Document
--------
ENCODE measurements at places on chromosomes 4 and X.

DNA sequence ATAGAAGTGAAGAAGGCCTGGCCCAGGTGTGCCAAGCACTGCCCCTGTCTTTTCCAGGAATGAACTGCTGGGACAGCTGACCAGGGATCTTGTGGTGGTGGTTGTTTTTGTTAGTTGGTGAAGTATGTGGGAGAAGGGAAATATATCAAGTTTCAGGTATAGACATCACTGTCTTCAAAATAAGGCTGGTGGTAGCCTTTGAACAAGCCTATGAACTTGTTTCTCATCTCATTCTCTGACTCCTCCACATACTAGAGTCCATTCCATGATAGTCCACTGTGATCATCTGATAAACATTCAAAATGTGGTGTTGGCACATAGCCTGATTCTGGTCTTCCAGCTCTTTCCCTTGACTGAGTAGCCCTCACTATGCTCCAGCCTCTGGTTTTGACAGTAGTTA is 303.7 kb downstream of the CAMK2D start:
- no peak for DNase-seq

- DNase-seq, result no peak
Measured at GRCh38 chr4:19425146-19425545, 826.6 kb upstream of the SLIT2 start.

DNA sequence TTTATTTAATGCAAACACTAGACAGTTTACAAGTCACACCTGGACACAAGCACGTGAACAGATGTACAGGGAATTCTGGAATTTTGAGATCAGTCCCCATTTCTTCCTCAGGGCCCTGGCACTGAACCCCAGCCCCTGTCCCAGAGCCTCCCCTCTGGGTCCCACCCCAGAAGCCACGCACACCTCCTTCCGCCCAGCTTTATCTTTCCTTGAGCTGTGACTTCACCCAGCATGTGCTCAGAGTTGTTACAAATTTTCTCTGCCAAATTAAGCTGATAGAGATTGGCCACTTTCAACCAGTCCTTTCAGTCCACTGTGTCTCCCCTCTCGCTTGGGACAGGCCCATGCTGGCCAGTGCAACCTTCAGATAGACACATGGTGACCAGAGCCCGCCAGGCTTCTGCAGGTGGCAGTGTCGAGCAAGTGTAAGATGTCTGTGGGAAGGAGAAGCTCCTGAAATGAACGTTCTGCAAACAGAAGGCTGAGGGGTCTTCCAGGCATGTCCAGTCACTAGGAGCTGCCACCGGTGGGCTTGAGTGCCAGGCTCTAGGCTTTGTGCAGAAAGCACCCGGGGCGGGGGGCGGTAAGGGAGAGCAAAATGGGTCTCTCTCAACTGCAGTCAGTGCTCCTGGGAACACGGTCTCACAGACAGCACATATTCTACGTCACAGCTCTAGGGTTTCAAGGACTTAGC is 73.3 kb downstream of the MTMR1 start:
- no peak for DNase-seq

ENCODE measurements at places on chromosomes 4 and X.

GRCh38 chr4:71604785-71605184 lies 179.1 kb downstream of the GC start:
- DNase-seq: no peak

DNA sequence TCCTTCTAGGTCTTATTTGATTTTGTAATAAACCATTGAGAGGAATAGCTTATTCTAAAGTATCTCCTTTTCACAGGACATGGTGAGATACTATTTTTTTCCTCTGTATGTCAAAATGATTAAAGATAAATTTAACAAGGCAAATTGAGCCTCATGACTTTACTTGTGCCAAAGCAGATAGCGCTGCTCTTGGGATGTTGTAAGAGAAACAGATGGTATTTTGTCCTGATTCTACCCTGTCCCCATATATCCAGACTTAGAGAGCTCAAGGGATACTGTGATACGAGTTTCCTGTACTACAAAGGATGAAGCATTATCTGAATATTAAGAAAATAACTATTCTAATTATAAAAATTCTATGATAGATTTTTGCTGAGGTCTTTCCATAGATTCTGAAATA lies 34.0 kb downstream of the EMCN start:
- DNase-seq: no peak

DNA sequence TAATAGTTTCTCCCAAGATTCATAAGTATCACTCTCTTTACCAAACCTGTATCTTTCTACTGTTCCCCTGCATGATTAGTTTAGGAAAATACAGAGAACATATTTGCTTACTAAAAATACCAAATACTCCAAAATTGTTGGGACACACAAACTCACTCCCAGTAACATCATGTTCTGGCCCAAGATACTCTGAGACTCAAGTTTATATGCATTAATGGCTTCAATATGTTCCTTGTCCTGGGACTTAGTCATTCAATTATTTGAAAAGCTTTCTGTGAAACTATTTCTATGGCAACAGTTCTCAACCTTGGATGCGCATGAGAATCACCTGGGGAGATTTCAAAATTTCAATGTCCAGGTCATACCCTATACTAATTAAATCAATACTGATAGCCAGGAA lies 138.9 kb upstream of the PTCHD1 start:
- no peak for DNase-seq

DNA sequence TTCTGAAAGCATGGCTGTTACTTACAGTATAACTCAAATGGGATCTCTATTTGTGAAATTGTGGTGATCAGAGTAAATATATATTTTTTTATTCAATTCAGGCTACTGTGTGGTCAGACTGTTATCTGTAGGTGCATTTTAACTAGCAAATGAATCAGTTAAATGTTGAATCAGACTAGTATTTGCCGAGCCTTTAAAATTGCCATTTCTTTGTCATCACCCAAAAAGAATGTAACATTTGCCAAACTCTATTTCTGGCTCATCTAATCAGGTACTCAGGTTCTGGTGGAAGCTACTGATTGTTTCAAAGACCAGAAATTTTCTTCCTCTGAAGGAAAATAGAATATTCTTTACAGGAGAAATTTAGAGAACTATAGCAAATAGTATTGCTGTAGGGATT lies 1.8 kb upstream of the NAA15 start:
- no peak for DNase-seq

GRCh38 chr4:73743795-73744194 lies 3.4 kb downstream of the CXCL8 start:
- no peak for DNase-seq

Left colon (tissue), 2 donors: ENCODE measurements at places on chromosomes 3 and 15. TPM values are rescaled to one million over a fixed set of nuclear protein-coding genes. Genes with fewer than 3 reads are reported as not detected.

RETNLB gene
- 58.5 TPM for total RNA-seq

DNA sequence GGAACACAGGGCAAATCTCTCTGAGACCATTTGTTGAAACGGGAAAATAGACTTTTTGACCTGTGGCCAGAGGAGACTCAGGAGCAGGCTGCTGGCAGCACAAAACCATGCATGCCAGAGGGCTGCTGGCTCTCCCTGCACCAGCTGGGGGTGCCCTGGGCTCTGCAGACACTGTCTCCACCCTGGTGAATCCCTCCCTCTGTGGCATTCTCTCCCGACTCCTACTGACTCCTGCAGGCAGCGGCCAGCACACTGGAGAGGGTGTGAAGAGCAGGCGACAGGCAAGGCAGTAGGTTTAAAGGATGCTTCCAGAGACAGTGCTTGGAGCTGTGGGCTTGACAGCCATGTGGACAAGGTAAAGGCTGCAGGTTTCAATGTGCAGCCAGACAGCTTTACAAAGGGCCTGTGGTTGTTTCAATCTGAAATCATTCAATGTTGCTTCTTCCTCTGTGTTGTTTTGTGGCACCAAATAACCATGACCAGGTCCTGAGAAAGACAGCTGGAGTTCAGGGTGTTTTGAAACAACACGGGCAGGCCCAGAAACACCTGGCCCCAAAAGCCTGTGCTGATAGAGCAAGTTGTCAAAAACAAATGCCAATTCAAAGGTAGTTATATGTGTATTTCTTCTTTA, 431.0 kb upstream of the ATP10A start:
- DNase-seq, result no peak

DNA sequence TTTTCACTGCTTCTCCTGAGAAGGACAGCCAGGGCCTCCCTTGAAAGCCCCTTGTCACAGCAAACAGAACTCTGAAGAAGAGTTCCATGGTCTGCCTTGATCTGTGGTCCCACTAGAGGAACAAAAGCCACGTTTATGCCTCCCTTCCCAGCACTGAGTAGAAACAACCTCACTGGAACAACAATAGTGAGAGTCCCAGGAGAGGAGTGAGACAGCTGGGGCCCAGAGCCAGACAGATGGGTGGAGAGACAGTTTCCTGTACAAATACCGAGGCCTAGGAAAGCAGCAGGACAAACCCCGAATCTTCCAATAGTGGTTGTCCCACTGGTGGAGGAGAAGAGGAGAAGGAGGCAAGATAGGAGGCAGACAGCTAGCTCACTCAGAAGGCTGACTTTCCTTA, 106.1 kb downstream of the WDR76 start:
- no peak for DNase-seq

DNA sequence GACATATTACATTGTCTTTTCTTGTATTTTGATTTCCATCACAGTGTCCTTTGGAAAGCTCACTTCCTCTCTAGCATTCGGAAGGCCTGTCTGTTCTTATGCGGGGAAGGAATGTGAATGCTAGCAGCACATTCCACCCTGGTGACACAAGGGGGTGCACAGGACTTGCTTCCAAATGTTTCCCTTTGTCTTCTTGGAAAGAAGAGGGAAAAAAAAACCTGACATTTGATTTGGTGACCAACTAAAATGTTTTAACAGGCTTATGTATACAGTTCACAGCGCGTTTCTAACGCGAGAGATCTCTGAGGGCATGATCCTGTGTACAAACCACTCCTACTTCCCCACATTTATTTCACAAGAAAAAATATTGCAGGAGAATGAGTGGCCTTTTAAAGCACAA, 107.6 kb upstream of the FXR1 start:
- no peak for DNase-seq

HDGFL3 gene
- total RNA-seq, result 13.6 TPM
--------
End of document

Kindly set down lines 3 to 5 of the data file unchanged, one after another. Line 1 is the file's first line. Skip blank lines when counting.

- no peak for DNase-seq

- DNase-seq, result no peak
Measured at GRCh38 chr4:19425146-19425545, 826.6 kb upstream of the SLIT2 start.